The challenge before the indigenous adivasi / moolvasi people is to become aware of the fact that the legal, judicial ground is clear. It is now up to them to take their life back into their hands. We all know that their life is in their land. And their land contains tremendous mineral wealth. So far this wealth was looted by government as well as private companies. A new light has dawned on the indigenous peoples. If people decide to excavate and sell the mineral in their land, they must first place this before their respective Gram Sabha and get its approval. The next step will be to form distinct co-operatives consisting of exclusively indigenous people and if need be register it with the govt. The co-operative then can start excavating the mineral and take it to the market directly and sell it at the market-rate and share the benefit among themselves. Whatever percentage of royalty is to be paid to the govt can be paid without any difficulty. At the same time, they must realize that running a co-operative successfully is not easy, insofar as personal self-interest can creep in, corruption can find its way in the functioning of the co-operatives. So everything must be done in a transparent manner under the guidance of the Gram Sabha. In brief, it is a challenge before the indigenous adivasi / moolvasi people of central India.

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Article 2: Where Ants Drove Out Elephants – The Story of People’s Resistance to Displacement in Jharkhand

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Written in January 2012

This article is an introduction to the trajectory of peoples’ movements against displacement in Jharkhand in the last few years. As the author writes, the resistance in Jharkhand has resulted in the fact that “[o]ut of the about one hundred MOUs signed by Jharkhand government with industrialists, hardly three or four companies have succeeded in acquiring some land, set up their industries and start partial production.” – Ed.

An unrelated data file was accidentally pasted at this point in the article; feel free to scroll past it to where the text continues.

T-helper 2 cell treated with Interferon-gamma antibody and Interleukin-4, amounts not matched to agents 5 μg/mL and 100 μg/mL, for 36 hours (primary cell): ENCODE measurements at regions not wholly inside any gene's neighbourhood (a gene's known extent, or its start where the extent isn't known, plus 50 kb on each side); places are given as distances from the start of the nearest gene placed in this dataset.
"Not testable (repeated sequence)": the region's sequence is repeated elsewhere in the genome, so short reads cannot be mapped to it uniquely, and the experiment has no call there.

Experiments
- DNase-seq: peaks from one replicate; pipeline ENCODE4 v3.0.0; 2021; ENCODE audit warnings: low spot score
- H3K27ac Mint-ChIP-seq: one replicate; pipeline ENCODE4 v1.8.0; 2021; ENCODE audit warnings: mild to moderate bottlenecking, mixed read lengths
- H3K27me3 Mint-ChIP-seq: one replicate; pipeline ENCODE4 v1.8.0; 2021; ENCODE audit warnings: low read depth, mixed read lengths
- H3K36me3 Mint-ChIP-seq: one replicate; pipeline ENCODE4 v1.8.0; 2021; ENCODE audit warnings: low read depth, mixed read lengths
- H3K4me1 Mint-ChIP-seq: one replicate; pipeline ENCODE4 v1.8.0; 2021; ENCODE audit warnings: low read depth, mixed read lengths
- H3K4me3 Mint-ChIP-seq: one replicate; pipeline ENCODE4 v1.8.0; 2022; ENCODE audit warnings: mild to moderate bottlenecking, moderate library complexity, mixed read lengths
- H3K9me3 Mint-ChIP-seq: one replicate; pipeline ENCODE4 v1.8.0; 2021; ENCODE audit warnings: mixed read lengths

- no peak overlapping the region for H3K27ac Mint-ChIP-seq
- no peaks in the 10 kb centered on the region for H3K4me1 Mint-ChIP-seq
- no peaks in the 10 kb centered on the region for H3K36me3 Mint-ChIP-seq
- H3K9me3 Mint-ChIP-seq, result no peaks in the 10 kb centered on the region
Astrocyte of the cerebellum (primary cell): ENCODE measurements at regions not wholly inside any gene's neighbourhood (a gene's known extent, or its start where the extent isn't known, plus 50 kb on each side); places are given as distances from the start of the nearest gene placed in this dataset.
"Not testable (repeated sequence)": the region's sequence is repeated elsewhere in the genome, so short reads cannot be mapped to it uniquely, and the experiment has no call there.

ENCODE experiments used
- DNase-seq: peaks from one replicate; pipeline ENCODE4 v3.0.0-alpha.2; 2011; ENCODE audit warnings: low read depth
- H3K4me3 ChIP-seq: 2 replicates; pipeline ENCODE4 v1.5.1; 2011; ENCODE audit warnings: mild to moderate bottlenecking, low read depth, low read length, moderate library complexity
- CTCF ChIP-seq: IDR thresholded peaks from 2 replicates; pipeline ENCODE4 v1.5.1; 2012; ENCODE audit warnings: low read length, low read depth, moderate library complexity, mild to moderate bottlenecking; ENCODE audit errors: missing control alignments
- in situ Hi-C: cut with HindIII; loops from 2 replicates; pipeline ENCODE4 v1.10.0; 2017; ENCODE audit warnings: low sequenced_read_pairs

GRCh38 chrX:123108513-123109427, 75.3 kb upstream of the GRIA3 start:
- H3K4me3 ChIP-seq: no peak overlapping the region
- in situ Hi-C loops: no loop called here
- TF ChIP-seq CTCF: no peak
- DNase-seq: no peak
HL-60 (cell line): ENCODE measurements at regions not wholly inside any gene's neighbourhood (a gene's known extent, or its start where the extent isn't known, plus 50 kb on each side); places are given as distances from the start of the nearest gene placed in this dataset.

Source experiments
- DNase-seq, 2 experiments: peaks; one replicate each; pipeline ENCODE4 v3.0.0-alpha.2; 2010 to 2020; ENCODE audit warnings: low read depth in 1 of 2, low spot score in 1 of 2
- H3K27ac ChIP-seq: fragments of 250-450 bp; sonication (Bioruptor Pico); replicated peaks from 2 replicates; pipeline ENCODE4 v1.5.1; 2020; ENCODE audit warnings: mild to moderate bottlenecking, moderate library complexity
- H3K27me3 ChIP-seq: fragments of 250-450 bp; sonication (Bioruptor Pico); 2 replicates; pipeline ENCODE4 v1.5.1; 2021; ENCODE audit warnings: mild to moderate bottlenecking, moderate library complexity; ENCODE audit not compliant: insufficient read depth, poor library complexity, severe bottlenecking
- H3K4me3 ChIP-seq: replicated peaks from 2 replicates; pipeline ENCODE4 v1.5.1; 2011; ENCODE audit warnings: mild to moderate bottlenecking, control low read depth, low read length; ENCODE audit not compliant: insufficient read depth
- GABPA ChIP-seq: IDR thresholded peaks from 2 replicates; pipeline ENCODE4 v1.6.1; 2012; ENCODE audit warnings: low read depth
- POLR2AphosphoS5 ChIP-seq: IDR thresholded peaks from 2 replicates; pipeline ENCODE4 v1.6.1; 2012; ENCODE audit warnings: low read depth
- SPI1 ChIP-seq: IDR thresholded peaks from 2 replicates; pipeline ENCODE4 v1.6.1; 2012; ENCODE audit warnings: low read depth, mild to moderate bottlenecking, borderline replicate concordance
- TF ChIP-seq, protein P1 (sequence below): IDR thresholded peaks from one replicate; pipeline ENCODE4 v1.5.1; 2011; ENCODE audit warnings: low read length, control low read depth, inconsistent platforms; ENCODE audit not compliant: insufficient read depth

Displacement is painful for anybody – to leave the place where one was born and brought up, the house that one built with one’s own labour. It is most painful when no alternate resettlement has been worked out and one has nowhere to go. And when it comes to the indigenous Adivasi People for whom their land is not just an economic commodity but a source of spiritual sustenance, it can be heart-rending.

A very conservative estimate indicates that during the last 50 years approximately 2 crore 13 lakh people have been displaced in the country owing to big projects such as mines, dams, industries, wild-life sanctuaries, field firing range etc. Of this, at least 40%, approximating 85 lakhs, are Indigenous Adivasi People. Of all the displaced, only one-fourth have been resettled. The remaining were given some cash compensation arbitrarily fixed by local administration and then neatly forgotten.

Independent studies done during the mid-1990s reveal that in Jharkhand about 15 lakh persons have been displaced and about 15 lakh acres of land alienated from mainly Adivasi people. Needless to say, during the last 15 years a lot more displacement of people and alienation of land have taken place. Strange but true, rehabilitation of the displaced was never taken seriously by any govt during all these six decades when the process of industrialization for ‘national development’ has been in vogue. In fact there was no rehabilitation policy at all!

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MOU-signing spree after the creation of Jharkhand
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The real reason for the creation of Jharkhand as a separate state in November 2000 was not so much to respect and honour the long cherished wish and struggle of the indigenous people to govern themselves as per their culture & traditions, but in view of opening up the vast mineral resources to national & international mining companies whose pressure was increasingly brought to bear on the government. Quite understandably, one MOU after another was signed between the state government and various companies without any reference or consultation or consent of the mainly Adivasi people in whose land all this natural wealth is stored.